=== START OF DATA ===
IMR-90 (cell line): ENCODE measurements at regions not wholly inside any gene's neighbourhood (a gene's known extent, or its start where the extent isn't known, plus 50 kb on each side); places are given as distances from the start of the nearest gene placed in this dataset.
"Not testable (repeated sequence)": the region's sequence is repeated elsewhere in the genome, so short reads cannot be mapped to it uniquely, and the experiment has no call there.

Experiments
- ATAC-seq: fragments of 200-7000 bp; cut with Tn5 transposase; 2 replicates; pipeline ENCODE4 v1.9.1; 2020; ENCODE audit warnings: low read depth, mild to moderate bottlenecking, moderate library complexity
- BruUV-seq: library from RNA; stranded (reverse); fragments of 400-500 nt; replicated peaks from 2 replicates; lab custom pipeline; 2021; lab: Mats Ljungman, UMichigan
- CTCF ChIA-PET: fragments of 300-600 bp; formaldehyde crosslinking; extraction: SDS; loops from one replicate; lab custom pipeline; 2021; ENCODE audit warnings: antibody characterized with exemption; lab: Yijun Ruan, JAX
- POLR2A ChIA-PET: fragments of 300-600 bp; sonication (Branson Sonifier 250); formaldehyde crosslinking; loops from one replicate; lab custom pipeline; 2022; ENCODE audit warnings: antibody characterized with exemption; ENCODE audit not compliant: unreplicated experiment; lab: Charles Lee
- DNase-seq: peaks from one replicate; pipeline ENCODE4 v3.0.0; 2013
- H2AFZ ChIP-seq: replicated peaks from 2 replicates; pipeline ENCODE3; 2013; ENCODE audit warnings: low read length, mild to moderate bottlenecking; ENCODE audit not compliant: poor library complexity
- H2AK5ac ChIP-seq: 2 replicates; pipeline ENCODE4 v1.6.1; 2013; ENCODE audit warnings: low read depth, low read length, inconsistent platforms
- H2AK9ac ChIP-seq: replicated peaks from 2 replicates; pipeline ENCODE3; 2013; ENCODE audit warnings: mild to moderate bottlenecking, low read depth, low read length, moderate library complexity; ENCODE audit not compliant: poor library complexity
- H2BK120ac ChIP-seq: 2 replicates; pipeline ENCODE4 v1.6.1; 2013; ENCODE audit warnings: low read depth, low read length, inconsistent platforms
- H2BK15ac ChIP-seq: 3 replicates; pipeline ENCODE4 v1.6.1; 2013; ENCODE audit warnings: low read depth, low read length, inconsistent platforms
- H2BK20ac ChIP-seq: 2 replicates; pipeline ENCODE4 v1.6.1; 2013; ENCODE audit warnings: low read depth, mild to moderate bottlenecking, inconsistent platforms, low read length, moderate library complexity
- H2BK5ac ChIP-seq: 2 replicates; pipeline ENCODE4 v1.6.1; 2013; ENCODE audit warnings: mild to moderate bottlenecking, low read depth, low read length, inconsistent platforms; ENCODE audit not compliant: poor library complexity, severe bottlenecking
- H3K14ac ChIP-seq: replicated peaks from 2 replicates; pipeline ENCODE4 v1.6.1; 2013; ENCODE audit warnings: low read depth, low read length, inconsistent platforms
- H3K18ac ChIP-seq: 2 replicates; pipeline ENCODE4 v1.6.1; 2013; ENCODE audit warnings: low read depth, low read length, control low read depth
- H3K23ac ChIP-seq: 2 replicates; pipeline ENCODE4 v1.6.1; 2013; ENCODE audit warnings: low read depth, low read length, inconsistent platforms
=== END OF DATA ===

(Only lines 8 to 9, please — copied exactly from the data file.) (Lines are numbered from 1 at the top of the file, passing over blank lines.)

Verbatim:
- DNase-seq: peaks from one replicate; pipeline ENCODE4 v3.0.0; 2013
- H2AFZ ChIP-seq: replicated peaks from 2 replicates; pipeline ENCODE3; 2013; ENCODE audit warnings: low read length, mild to moderate bottlenecking; ENCODE audit not compliant: poor library complexity